A Nasty Stew
Between her latest "sure–fire" foray into the food industry—video restaurant reviews—and her concern over boyfriend Homicide Detective Paavo Smith‘s depressed state, Angie Amalfi‘s plate is full to overflowing. Paavo has never come to terms with the fact that his mother abandoned him when he was four, leaving vehind only an antique brooch to remember her by. But when the bauble vanishes, the jeweler who was repairing it is murdered, and Paavo‘s surrogate father is critically wounded by a would–be burglar, Paavo decides it‘s time to discover the truth about his errant parent‘s life and mysterious disappearance.
Gourmet chef and eager sleuth Angie Smells a tasty mystery cooking. But what‘s bubbling in this pot is a lethal goulash of intrigues, betrayals, FBI deceptions, and murderous Russian mafia mayhem—an old family recipe for disaster for Angie and her policeman beau.
About the Author
Joanne Pence was born and raised in San Francisco. A graduate of U.C. Berkeley with a master's degree in journalism, Joanne has taught school in Japan, written for magazines, and worked for the federal government. She now lives in Idaho with her family, which includes a multitude of pets.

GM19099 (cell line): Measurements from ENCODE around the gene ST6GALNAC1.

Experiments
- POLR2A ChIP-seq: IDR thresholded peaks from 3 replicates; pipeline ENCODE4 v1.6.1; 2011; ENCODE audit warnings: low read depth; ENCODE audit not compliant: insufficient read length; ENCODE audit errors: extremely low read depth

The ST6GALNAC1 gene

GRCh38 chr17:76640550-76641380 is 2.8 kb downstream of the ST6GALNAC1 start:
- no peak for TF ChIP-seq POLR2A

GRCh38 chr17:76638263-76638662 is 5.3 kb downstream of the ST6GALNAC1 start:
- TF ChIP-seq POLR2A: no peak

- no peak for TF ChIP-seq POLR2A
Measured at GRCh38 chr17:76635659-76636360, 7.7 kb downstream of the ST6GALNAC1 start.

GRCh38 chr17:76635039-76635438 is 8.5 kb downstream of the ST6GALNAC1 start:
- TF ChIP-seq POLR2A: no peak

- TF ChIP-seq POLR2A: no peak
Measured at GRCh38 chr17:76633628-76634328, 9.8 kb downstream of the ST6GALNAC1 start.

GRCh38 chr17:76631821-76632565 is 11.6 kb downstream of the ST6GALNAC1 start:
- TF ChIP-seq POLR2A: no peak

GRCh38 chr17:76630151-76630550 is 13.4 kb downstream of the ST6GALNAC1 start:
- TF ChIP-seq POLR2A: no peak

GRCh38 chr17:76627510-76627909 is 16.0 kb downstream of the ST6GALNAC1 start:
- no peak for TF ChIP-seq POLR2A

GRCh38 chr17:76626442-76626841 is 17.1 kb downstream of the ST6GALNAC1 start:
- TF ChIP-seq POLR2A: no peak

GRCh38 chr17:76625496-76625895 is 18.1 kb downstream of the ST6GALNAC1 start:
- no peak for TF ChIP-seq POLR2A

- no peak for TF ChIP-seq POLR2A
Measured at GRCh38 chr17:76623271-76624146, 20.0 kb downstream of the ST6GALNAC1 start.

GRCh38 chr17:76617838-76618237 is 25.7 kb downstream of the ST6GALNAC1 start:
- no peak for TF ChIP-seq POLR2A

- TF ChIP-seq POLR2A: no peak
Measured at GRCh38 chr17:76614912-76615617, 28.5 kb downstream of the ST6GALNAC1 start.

Read an Excerpt
San Francisco Homicide Inspector Paavo Smith wrenched himself awake in the dark bedroom. He didn't move, but listened, searching for sounds that existed only in his head. When all remained quiet, he slowly collected himself, calmed his racing pulse, and reassembled himself into the now of his existence. He was a cop; he'd seen firsthand the living nightmares men foisted upon one another. There was no reason his imagination should bother him this way. For it to do so was unacceptable.
Abruptly he sat up in bed and ran a hand over his eyes, against his nose. A small ripple of cartilage marked where it had been broken. Most people assumed the break had come as a result of police work, but the first time he had broken it, he'd been wrestling with his older sister. She had raised her head just as he lowered his own, and the world exploded. For a couple of months his nose looked like it was heading leftward, while his eyes and mouth aimed straight ahead.